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Choose the right screwdriver

Spring is on its way and it is time to reactivate the building projects that have been in hibernation. A good power screwdriver and drill is key to getting these projects done.

25/02/2013Print article

How to choose screwdrivers. There is a range of screwdrivers that a general DIYer should have in their toolbox.

By Elina Blom

Nothing is so irritating as when your newly-charged screwdriver starts to give up after driving in a bolt or two. A good one will obviously manage more than this. The battery is one of the most important things to consider when you are buying a power screwdriver.
Often the capacity is written on the battery, which will give you a guide. If the battery has high capacity it will last longer and be able to drive bigger screws in the same time a machine with a lesser battery takes to drive an easier screw.
A common belief is that the higher the wattage, the better the machine. There is some truth in this, but operating speed and torque are more important, relating to how much energy can be expended in the allotted time.
You should even check how many batteries accompany the driver. Batteries cost a lot if you have to buy them afterwards and if you can find a reasonably priced machine with two batteries you can always have one charging, ready for when the other runs out.

Hybrid alternative

Today there are many two-geared screwdrivers available so you can drive a bigger screw with a low gear and change gear to drill or drive smaller screws faster. With the lower gear you can, as well as driving screws, also drill large diameter holes – for example if you want to drill a hole for a junction box or similar. With the high gear you can instead drill small and medium sized holes quickly and efficiently.
A single-gear machine has an ideal rotation for driving decking screws, for example, and in some cases could drive more screws of that type than a two-geared machine. It is generally the battery which distinguishes an expensive machine from a cheap one.
If you are doing a lot of drilling you should choose a two-gear machine. Don’t forget to check that the machine includes more than one battery, so you can charge one at the same time you are working with the other.

Apartments with concrete walls

Anyone living in an apartment and needing to do a lot of drilling should choose a rotary hammer drill or a hammer drill. Both are designed to deal with concrete in walls and ceilings. The thing distinguishing a hammer drill from a rotary hammer drill is that the frequency of the hammer is slower, and it has more power and therefore hits harder.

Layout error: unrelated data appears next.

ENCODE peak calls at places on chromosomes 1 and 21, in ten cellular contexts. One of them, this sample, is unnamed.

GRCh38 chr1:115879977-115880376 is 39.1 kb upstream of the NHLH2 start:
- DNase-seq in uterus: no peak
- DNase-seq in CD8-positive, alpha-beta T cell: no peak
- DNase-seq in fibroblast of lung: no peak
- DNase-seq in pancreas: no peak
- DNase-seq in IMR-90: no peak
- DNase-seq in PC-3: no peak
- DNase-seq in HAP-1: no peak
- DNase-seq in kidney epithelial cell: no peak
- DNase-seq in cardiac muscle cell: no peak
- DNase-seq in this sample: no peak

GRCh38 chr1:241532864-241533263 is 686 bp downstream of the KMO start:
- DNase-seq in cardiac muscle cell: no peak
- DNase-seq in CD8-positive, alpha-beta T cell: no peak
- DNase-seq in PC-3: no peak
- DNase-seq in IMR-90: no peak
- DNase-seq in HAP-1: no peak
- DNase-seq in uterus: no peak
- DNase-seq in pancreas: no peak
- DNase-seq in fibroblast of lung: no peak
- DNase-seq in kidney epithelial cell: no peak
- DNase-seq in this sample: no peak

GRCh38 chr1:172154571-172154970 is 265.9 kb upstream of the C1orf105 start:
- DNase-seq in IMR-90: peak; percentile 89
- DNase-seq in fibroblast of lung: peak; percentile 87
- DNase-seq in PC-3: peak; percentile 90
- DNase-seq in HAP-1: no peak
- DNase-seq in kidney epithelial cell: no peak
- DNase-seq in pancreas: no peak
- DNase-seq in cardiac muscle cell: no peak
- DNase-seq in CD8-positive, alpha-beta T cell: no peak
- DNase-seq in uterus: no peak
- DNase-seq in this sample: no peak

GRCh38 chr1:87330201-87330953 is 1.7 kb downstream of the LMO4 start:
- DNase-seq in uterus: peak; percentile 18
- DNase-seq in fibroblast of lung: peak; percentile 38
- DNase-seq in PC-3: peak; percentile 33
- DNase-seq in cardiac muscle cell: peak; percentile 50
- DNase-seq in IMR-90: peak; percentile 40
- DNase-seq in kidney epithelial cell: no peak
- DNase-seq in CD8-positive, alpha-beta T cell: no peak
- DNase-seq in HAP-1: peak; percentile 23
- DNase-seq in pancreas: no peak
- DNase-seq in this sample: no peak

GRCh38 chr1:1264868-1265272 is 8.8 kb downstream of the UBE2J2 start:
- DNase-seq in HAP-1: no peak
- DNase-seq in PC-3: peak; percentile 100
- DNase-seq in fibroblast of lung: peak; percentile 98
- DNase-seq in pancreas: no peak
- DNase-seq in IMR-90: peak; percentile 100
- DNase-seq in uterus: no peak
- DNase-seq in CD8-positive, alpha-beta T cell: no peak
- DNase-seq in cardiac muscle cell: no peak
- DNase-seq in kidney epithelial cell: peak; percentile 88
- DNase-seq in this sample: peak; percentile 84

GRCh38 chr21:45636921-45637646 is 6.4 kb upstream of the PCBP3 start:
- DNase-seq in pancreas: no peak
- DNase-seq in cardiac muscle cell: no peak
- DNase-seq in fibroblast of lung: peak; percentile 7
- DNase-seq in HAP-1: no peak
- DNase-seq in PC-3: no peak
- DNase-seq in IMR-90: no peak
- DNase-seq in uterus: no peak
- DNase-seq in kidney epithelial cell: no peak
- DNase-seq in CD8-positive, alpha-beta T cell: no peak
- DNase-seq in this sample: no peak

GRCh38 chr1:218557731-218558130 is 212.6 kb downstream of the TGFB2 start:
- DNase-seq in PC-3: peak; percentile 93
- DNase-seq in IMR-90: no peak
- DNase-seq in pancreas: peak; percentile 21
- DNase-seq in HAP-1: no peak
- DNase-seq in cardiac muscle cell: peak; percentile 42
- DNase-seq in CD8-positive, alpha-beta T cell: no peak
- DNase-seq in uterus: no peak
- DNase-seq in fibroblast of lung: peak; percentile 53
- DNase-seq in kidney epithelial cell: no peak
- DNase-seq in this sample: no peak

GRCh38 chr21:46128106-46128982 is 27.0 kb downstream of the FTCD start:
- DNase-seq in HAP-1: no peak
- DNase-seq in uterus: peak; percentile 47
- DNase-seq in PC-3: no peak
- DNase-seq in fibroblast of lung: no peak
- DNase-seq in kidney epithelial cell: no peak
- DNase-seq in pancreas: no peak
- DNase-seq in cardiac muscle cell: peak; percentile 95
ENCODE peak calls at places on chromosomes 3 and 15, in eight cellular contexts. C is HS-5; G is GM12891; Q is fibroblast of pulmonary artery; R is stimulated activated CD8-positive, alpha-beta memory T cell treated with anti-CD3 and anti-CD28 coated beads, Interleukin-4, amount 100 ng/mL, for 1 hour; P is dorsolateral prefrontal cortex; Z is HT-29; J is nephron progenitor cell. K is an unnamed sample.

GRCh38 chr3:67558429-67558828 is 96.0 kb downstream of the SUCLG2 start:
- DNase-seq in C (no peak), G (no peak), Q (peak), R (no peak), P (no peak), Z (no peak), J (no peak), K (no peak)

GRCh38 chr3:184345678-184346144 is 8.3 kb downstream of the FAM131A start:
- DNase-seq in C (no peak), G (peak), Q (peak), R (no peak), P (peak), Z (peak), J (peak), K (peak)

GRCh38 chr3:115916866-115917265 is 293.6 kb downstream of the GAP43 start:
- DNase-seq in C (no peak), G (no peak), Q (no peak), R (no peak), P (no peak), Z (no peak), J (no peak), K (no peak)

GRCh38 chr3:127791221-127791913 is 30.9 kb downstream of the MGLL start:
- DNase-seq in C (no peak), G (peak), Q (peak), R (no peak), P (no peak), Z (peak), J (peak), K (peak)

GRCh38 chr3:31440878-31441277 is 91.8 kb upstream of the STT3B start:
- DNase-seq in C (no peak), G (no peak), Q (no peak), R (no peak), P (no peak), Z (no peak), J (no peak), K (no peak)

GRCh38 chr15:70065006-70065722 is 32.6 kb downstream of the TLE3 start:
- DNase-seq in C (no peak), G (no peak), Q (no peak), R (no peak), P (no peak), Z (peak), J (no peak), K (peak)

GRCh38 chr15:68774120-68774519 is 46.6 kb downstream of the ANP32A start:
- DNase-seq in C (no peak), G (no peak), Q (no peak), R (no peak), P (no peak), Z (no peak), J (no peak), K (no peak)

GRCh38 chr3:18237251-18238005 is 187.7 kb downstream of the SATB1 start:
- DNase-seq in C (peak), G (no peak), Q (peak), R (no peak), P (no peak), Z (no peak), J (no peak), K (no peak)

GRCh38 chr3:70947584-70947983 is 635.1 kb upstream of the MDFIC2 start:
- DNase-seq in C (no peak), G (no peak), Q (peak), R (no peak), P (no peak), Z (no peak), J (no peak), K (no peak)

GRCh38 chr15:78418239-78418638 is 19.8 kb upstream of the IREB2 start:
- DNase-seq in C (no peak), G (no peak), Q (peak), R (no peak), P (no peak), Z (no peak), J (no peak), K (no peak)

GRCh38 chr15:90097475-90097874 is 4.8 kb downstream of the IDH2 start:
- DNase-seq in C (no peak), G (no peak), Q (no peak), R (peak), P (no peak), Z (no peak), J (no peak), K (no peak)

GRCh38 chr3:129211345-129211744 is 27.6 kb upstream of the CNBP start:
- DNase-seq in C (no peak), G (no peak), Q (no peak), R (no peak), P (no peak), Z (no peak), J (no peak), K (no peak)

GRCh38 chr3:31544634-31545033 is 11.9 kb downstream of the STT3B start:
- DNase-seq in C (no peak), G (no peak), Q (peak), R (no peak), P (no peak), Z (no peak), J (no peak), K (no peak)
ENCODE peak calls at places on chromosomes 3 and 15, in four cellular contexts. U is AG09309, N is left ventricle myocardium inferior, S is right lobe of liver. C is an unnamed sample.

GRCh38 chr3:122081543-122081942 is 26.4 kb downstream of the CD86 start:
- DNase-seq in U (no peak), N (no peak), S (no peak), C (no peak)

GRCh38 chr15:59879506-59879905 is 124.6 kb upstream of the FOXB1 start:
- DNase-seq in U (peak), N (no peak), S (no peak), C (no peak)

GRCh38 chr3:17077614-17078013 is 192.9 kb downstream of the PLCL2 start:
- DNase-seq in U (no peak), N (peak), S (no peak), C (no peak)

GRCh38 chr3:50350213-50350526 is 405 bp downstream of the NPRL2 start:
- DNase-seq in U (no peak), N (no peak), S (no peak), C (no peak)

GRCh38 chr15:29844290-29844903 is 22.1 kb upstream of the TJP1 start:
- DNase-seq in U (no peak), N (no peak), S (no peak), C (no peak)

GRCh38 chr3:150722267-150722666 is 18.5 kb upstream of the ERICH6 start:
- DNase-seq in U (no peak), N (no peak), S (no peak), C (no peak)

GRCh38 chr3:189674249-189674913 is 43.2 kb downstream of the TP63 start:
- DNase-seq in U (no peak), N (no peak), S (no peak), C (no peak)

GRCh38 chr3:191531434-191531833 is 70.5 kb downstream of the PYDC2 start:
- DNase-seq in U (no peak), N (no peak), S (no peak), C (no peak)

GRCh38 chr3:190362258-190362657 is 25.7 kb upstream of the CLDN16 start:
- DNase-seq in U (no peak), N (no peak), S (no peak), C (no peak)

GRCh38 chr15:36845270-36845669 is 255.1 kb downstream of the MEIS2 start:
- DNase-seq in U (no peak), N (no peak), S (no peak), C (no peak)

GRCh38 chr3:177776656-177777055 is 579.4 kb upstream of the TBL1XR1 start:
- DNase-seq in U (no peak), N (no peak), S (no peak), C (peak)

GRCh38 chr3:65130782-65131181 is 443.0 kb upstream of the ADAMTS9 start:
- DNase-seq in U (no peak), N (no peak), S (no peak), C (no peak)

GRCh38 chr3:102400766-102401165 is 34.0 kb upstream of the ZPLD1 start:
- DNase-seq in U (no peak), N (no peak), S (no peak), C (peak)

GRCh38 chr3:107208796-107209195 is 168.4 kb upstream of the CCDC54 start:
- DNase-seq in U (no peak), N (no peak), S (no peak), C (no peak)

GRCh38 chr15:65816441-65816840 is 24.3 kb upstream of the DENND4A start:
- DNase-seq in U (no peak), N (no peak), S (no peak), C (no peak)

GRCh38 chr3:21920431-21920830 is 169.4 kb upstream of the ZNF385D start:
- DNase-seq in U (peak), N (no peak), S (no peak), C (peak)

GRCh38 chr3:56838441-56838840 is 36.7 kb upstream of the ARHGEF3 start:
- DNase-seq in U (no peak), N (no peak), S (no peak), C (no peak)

If the walls of the house and ceiling are hard there is a risk that you damage the rotary hammer drill if you use that instead of a hammer drill. An ordinary rotary hammer works well if your walls are made of softer concrete. On a slightly more expensive rotary hammer you can disconnect the rotation and just use the hammer function. That means that you can also use it to slam – a useful function if you want to example to knock off old tiles or replace an old floor well.
Look at the impact energy measured in joules (J), when gauging the quality of the hammer drill. If you are investing in a hammer drill it should be labelled more than 2 joules.
Note that the drill and screwdriver for the hammer drill are not screwed in but are instead held in place with a chuck. Don’t forget to check for the SDS+ label when you purchase accessories.

Purchasing tips
Think about what function you require.
If you are drilling a lot and already own a power screwdriver, a net connected drill is the right way to go.
If you want to both drill and use the screwdriver function, a two-geared machine is a good alternative.
If you are only going to use it as a screwdriver the batteries will last longer if you invest in a single-gear screwdriver.


For the DIYer

Cotech screwdriver.
Compact screwdriver with swivel handle and built-in bit storage.
Torque: 3.50 Nm, 10 stage
Speed: 200 rpm
Battery capacity: 1.3 Ah
Voltage: 3.6 V
Weight: 0.45 kilo
Other: 5 year guarantee, 6 bits


For the professional

Black & Decker Gyro Driver BDCS36G.
Motion activated one handed machine with LED light and 1/4″ bit holder.
Torque: 3 Nm (only setting).
Speed: 0–180 rpm
Battery capacity: No information
Voltage: 3.6 V
Weight: 0.3 kilo
Other: 10 bits




For the DIYer

Black & Decker EGBL148K drill machine/screwdriver
Nifty machine with LED light and hammer action function.
Torque: 36 Nm, 11 steg
Low/High RPM: 0–450 rpm, 0–1500 rpm
Battery capacity: 1.3 Ah
Voltage: 14.4 V
Weight: 1.3 kilo
Other: Keyless, hammer action function


For the professional

Bosch PSB 18 LI-2 Hammer Drill/Driver
Powerful, lightweight combi drill for the home DIYer.
Torque: 48 Nm
Low/High RPM: 0–400 rpm, 0– 1650rpm
Battery capacity: 1.5 Ah
Voltage: 18 V
Weight: 1.8 kilo
Other: Battery charge indicator, work light and rotation indicators for total control.




For the DIYer

Cotech Drill Driver with rotation stop and 5 year guarantee.
Work modes: 3
Stroke rate: 5,200 blows/minute
Impact: 2.5 J
Speed: 0–1100 rpm
Power source: 230 V
Weight: 3.5 kilo
Accessories: Side handle, deep impact, SDS-plus-fixture


For the professional

Drill Driver Black & Decker KD990KA
Low weight with drilling with or without hammer, same strength in forward and reverse operation.
Work modes: 3
Stroke rate: 5180 blows/minute
Impact: 2.4 J
Speed: 0–980 rpm/0–5180 rpm
Power source: 230 V
Weight: 3.2 kilo
Accessories: Side handles, depth stop, 3 SDS-drills, 2 SDS-screwdrivers


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